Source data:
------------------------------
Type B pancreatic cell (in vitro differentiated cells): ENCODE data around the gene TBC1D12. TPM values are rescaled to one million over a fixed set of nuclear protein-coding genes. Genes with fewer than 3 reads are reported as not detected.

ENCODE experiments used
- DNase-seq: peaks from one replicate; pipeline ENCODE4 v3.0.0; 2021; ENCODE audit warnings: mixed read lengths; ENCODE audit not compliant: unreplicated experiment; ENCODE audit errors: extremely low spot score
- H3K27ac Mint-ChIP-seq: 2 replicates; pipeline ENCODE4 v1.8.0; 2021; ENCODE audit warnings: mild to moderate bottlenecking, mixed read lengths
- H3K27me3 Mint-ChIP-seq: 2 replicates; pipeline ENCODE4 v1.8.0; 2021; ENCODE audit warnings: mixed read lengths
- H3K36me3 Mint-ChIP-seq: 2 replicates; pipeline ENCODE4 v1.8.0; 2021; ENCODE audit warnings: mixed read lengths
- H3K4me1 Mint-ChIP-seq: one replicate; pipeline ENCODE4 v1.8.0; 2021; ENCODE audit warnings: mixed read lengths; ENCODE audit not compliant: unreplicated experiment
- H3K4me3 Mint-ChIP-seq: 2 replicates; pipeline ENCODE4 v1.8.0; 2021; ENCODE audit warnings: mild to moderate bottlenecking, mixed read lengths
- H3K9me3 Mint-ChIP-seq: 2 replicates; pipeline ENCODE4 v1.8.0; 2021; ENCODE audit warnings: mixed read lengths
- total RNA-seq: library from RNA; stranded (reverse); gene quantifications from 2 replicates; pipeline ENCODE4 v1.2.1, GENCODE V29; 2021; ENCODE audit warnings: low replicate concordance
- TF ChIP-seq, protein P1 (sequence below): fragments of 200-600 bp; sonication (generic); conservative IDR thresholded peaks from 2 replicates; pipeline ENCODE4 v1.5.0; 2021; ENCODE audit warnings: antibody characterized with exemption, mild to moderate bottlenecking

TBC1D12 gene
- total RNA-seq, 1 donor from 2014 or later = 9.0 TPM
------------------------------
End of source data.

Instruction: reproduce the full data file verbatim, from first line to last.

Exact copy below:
Type B pancreatic cell (in vitro differentiated cells): ENCODE data around the gene TBC1D12. TPM values are rescaled to one million over a fixed set of nuclear protein-coding genes. Genes with fewer than 3 reads are reported as not detected.

ENCODE experiments used
- DNase-seq: peaks from one replicate; pipeline ENCODE4 v3.0.0; 2021; ENCODE audit warnings: mixed read lengths; ENCODE audit not compliant: unreplicated experiment; ENCODE audit errors: extremely low spot score
- H3K27ac Mint-ChIP-seq: 2 replicates; pipeline ENCODE4 v1.8.0; 2021; ENCODE audit warnings: mild to moderate bottlenecking, mixed read lengths
- H3K27me3 Mint-ChIP-seq: 2 replicates; pipeline ENCODE4 v1.8.0; 2021; ENCODE audit warnings: mixed read lengths
- H3K36me3 Mint-ChIP-seq: 2 replicates; pipeline ENCODE4 v1.8.0; 2021; ENCODE audit warnings: mixed read lengths
- H3K4me1 Mint-ChIP-seq: one replicate; pipeline ENCODE4 v1.8.0; 2021; ENCODE audit warnings: mixed read lengths; ENCODE audit not compliant: unreplicated experiment
- H3K4me3 Mint-ChIP-seq: 2 replicates; pipeline ENCODE4 v1.8.0; 2021; ENCODE audit warnings: mild to moderate bottlenecking, mixed read lengths
- H3K9me3 Mint-ChIP-seq: 2 replicates; pipeline ENCODE4 v1.8.0; 2021; ENCODE audit warnings: mixed read lengths
- total RNA-seq: library from RNA; stranded (reverse); gene quantifications from 2 replicates; pipeline ENCODE4 v1.2.1, GENCODE V29; 2021; ENCODE audit warnings: low replicate concordance
- TF ChIP-seq, protein P1 (sequence below): fragments of 200-600 bp; sonication (generic); conservative IDR thresholded peaks from 2 replicates; pipeline ENCODE4 v1.5.0; 2021; ENCODE audit warnings: antibody characterized with exemption, mild to moderate bottlenecking

TBC1D12 gene
- total RNA-seq, 1 donor from 2014 or later = 9.0 TPM